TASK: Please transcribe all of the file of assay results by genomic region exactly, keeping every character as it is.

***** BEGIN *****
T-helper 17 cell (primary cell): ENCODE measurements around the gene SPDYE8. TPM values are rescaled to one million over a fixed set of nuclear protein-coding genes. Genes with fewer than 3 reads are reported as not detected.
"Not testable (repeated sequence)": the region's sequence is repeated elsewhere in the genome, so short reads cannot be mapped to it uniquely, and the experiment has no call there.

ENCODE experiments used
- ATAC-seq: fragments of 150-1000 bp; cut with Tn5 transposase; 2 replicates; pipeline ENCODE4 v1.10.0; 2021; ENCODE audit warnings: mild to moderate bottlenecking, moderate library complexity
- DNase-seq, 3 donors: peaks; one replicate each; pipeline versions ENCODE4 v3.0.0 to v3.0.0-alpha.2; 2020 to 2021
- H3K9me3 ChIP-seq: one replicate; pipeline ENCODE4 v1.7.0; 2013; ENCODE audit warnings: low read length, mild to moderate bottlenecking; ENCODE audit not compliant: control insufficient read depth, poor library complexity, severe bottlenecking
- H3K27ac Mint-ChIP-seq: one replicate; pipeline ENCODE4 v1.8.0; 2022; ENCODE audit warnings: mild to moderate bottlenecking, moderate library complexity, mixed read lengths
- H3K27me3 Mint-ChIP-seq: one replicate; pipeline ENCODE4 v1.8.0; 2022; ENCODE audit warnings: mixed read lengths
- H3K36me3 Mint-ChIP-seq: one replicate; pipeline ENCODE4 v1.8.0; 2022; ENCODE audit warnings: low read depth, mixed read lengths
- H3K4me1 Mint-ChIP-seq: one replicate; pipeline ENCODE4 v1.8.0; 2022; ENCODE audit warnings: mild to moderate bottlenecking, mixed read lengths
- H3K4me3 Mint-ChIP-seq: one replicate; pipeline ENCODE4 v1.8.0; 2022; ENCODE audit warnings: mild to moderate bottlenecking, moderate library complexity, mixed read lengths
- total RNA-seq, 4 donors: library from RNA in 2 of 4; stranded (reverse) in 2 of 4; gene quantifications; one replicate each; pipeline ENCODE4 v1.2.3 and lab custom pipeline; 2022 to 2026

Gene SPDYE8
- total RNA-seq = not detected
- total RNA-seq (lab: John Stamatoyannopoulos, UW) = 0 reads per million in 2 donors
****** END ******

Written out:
T-helper 17 cell (primary cell): ENCODE measurements around the gene SPDYE8. TPM values are rescaled to one million over a fixed set of nuclear protein-coding genes. Genes with fewer than 3 reads are reported as not detected.
"Not testable (repeated sequence)": the region's sequence is repeated elsewhere in the genome, so short reads cannot be mapped to it uniquely, and the experiment has no call there.

ENCODE experiments used
- ATAC-seq: fragments of 150-1000 bp; cut with Tn5 transposase; 2 replicates; pipeline ENCODE4 v1.10.0; 2021; ENCODE audit warnings: mild to moderate bottlenecking, moderate library complexity
- DNase-seq, 3 donors: peaks; one replicate each; pipeline versions ENCODE4 v3.0.0 to v3.0.0-alpha.2; 2020 to 2021
- H3K9me3 ChIP-seq: one replicate; pipeline ENCODE4 v1.7.0; 2013; ENCODE audit warnings: low read length, mild to moderate bottlenecking; ENCODE audit not compliant: control insufficient read depth, poor library complexity, severe bottlenecking
- H3K27ac Mint-ChIP-seq: one replicate; pipeline ENCODE4 v1.8.0; 2022; ENCODE audit warnings: mild to moderate bottlenecking, moderate library complexity, mixed read lengths
- H3K27me3 Mint-ChIP-seq: one replicate; pipeline ENCODE4 v1.8.0; 2022; ENCODE audit warnings: mixed read lengths
- H3K36me3 Mint-ChIP-seq: one replicate; pipeline ENCODE4 v1.8.0; 2022; ENCODE audit warnings: low read depth, mixed read lengths
- H3K4me1 Mint-ChIP-seq: one replicate; pipeline ENCODE4 v1.8.0; 2022; ENCODE audit warnings: mild to moderate bottlenecking, mixed read lengths
- H3K4me3 Mint-ChIP-seq: one replicate; pipeline ENCODE4 v1.8.0; 2022; ENCODE audit warnings: mild to moderate bottlenecking, moderate library complexity, mixed read lengths
- total RNA-seq, 4 donors: library from RNA in 2 of 4; stranded (reverse) in 2 of 4; gene quantifications; one replicate each; pipeline ENCODE4 v1.2.3 and lab custom pipeline; 2022 to 2026

Gene SPDYE8
- total RNA-seq = not detected
- total RNA-seq (lab: John Stamatoyannopoulos, UW) = 0 reads per million in 2 donors